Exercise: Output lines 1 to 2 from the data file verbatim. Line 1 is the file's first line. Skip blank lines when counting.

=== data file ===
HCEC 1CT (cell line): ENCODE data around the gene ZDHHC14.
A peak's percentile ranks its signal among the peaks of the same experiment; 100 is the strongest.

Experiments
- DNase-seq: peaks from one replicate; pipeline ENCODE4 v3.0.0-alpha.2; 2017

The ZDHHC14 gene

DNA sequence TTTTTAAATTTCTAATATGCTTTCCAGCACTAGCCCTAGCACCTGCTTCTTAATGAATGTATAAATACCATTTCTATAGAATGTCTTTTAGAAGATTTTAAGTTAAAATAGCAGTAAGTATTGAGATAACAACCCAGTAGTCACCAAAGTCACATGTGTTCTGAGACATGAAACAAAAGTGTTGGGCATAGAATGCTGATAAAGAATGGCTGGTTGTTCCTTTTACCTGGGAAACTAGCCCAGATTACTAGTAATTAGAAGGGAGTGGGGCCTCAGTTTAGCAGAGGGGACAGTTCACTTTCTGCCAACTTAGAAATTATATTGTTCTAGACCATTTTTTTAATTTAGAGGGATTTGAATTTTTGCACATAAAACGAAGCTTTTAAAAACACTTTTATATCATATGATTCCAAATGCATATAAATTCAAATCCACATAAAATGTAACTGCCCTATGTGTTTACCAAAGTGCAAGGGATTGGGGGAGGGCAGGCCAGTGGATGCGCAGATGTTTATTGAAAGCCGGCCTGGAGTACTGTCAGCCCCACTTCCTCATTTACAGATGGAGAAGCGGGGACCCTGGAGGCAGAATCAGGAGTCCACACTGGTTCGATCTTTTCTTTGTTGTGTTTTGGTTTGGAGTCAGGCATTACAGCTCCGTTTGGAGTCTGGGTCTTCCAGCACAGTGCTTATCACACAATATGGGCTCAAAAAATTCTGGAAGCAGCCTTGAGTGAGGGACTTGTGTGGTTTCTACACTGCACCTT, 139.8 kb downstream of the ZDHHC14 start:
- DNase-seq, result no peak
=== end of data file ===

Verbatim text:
HCEC 1CT (cell line): ENCODE data around the gene ZDHHC14.
A peak's percentile ranks its signal among the peaks of the same experiment; 100 is the strongest.